Brad Rutter

Brad Rutter

Rutter, 41, went into GOAT having never lost in “Jeopardy!” play to a human contestant, including Jennings. Only IBM’s Watson could claim victory over him. Rutter has racked up $4.876 million playing “Jeopardy!” in various formats since his original capped five-day run in 2000, during which he won $97,102 in cash and prizes.

Since then, he’s won in the Tournament of Champions, the Million Dollar Masters, the Battle of the Decades, the Ultimate Tournament of Champions and as a team captain in the 2019 All-Star Games. The Pennsylvania native lives in Los Angeles, where he works as a TV host, producer and actor.

James Holzhauer

James Holzhauer

Holzhauer, 35, went on his 32-game “Jeopardy!” winning streak from April to June in 2019. During that run, he won more than $2.46 million before adding another $250,000 by winning the subsequent Tournament of Champions. The Naperville, Illinois native and University of Illinois graduate now is a professional sports gambler living in Las Vegas.

*** Warning: Spoilers beyond this point ***

Jeopardy! GOAT winners by episode

Match 1 winner: Ken Jennings

Jennings edged out Holzhauer by 200 points in the two-game match with 63,400 points, winning 45,000 and 18,400 points, respectively, in the two games. The match marked the first time Jennings has defeated Rutter, who uncharacteristically struggled on key Daily Doubles and finished a distant third.

Jennings needed to wager smartly and get both Final Jeopardy! questions right to hold off Holzhauer. Here’s what the answers were:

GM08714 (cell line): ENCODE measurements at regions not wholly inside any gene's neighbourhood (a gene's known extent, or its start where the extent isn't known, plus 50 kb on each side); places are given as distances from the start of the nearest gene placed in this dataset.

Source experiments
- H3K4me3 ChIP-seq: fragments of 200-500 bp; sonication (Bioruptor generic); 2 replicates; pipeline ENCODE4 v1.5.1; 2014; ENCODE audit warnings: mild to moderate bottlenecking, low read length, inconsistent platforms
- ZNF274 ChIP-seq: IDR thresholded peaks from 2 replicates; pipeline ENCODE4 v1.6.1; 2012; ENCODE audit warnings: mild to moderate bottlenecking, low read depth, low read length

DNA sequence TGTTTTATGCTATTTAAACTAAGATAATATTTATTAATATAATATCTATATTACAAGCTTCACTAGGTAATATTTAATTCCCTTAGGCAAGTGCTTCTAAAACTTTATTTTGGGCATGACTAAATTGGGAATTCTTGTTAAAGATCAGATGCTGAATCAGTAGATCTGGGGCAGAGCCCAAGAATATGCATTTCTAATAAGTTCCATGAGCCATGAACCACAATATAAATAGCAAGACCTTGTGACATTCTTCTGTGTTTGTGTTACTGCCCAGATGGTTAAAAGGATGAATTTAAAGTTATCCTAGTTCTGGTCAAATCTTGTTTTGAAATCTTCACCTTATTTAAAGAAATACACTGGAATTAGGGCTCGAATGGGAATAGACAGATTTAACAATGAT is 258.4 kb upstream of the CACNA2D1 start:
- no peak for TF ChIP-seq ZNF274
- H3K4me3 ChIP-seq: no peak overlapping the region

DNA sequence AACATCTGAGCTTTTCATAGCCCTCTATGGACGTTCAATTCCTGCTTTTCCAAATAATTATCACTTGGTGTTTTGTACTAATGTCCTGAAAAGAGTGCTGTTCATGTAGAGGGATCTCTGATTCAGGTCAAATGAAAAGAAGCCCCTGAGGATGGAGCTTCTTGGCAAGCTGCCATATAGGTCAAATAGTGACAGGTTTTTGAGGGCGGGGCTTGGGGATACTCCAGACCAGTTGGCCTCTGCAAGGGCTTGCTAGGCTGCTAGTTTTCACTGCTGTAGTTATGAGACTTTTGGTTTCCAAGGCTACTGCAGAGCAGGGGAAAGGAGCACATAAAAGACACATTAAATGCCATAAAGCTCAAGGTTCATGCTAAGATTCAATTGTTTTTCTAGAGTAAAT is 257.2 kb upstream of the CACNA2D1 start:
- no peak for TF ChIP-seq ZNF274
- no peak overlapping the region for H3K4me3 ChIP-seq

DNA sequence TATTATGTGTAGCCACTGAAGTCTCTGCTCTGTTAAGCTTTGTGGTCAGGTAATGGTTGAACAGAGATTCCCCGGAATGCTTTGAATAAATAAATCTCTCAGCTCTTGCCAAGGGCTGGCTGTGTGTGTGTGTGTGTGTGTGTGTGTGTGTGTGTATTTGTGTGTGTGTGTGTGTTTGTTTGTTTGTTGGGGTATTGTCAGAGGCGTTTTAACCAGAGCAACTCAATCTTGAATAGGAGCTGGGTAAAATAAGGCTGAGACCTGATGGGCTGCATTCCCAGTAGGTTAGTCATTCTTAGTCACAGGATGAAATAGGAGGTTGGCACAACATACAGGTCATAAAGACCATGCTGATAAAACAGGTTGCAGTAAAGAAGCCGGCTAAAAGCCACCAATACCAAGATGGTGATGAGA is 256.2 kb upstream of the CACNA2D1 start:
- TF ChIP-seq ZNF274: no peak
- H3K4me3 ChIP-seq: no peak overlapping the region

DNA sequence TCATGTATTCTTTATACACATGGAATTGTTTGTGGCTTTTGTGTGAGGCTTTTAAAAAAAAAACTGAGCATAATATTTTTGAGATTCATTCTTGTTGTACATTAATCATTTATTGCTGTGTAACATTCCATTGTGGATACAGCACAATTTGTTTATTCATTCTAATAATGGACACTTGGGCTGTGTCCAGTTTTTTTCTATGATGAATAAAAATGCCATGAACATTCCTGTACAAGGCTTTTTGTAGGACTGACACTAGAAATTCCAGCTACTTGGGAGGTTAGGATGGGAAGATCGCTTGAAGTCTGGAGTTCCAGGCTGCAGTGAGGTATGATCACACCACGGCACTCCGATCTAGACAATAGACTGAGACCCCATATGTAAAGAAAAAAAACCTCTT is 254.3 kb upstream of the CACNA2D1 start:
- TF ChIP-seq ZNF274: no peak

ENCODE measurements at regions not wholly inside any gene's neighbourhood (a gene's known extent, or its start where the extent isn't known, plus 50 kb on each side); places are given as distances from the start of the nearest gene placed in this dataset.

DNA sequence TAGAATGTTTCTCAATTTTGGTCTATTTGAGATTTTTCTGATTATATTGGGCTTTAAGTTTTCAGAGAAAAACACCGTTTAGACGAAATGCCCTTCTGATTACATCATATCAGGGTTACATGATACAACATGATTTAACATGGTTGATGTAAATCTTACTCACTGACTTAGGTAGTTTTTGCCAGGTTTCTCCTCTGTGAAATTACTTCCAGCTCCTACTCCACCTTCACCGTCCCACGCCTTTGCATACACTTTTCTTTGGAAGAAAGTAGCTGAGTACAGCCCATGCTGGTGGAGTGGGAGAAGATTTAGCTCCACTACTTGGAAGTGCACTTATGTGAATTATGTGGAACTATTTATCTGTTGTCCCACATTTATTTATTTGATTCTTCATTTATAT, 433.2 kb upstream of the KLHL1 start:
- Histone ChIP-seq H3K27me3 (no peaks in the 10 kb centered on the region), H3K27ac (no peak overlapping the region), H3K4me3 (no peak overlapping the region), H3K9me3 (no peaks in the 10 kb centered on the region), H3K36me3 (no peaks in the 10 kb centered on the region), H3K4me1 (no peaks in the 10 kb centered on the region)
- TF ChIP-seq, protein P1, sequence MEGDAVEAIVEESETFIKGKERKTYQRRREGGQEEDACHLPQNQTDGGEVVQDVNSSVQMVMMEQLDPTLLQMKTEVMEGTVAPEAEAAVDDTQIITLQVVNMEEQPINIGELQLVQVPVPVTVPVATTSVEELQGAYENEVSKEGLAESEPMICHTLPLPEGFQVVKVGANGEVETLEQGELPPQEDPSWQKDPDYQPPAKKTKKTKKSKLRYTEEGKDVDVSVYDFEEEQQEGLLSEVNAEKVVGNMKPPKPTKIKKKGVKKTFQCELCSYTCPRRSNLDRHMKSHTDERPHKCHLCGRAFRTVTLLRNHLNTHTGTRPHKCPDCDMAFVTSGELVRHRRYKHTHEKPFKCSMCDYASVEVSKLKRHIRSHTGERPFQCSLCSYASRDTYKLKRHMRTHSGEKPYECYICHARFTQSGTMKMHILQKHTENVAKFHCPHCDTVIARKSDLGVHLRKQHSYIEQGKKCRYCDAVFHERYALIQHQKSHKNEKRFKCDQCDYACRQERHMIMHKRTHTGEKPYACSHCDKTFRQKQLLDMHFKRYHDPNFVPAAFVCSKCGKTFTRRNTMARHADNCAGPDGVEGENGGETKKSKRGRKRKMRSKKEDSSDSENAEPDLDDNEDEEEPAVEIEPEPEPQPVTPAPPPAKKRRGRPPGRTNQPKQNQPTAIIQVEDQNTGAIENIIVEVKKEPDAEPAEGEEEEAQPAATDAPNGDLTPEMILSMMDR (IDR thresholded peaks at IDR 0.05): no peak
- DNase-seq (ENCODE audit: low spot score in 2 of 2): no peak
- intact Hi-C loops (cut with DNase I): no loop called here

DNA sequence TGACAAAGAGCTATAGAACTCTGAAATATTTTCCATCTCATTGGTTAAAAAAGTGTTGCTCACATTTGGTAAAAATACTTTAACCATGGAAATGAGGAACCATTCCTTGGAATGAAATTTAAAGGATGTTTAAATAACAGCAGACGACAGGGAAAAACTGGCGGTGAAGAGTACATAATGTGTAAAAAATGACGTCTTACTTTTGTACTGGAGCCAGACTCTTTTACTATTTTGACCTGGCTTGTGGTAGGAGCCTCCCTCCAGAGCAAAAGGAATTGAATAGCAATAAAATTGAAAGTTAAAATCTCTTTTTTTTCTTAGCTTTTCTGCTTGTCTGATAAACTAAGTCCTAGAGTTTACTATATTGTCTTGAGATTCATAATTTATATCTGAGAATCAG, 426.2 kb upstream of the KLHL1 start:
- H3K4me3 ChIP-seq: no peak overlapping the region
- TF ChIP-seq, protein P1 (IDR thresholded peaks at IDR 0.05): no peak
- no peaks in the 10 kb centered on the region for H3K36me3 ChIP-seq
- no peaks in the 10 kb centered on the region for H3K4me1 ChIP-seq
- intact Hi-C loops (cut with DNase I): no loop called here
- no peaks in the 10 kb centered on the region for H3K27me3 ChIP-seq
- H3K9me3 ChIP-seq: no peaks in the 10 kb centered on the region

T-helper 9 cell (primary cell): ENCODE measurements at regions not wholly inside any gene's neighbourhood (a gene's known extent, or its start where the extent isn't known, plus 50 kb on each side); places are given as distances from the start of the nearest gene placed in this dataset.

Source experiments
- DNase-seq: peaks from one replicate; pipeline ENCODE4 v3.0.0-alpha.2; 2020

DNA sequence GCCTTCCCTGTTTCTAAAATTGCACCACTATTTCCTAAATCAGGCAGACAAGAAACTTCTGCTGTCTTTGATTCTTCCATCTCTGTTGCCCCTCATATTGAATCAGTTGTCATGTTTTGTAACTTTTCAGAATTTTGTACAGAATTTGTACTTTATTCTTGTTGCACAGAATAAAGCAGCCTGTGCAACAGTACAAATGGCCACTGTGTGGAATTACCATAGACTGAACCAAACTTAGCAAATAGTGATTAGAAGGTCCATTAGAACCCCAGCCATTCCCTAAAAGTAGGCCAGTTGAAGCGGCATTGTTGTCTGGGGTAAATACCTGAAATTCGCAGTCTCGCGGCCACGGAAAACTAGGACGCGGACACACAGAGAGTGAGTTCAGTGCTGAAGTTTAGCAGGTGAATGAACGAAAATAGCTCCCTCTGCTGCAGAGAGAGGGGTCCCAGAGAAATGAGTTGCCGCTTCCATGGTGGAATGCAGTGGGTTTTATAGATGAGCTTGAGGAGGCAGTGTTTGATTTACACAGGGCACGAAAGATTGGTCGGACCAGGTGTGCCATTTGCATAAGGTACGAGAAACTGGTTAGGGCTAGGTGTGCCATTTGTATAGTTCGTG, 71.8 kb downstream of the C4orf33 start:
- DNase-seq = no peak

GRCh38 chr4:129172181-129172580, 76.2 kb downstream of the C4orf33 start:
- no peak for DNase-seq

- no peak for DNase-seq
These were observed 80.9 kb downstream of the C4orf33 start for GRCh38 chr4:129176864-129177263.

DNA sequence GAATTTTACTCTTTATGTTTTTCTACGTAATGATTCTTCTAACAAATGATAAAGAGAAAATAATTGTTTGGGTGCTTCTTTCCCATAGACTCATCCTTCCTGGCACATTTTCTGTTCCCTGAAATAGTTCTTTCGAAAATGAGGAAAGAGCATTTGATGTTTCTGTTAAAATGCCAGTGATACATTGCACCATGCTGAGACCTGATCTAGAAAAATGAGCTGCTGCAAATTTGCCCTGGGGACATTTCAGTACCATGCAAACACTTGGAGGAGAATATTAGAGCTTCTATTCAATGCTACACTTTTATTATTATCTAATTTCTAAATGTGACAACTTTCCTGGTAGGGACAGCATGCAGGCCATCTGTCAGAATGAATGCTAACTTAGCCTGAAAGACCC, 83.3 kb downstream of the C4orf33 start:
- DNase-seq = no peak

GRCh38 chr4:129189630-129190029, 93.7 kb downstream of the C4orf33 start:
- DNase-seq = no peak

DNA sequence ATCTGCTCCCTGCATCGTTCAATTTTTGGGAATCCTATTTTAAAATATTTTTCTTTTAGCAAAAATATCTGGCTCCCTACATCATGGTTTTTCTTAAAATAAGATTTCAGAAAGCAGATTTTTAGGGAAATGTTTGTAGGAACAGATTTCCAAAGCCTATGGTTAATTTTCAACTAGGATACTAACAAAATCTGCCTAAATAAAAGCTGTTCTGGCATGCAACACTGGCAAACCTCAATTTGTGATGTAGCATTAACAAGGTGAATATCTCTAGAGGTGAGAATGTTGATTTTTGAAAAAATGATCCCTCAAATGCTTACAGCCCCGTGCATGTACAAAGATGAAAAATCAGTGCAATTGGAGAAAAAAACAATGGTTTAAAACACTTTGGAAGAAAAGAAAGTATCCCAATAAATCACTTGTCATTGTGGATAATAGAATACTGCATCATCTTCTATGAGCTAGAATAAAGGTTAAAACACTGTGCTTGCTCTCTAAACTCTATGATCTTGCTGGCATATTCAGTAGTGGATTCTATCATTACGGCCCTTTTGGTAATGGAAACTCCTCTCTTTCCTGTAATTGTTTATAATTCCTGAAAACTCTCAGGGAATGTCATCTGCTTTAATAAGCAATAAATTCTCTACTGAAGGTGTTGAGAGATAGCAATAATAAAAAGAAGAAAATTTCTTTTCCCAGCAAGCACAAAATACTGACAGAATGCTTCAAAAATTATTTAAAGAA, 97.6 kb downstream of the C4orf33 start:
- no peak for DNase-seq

Game 1

Category: Presidents & The Bible

Clue: “‘Silent’ Calvin Coolidge was inaugurated in 1925 on a Bible open to this six-word first line of the Gospel According to John.”

Correct response: What is ‘In the beginning was the Word’?

Game 2

Category: Astronomers

Clue: “This man’s name was given to a comet that crashed into Jupiter in 1994; he’s the only human whose remains lie on the moon.”

Correct response: Who is (Eugene) Shoemaker?

Match 2 winner: James Holzhauer

Holzhauer was only up 44,314 to 40,000 on Jennings after the first game, but he separated himself by dominating the second game, getting Final Jeopardy! right while Jennings missed. Rutter once again had a rough outing, earning only 14,400 and getting into the red with a negative score in the second game.

The favorite is now down a game to both Holzhauer and Jennings. Rutter will now need to rally to win three of the next five matches. The split also means the matches will go into at least next Tuesday. Here’s a look at the Final Jeopardy! clues:

Game 1

Category: Influential Writing

Clue: “Its second line is ‘All The Powers of Old Europe have entered into a holy alliance to exorcise this spectre: Pope & Czar, Metternich & Gizot…’ “

Correct response: What is ‘The Communist Manifesto’?

Game 2

Category: 19th Century Leaders

Clue: “Tall. lanky Joel Barlow was an ambassador carrying messages between these 2 world leaders, both mocked for being short.”

Correct response: Who are Napoleon and (James) Madison?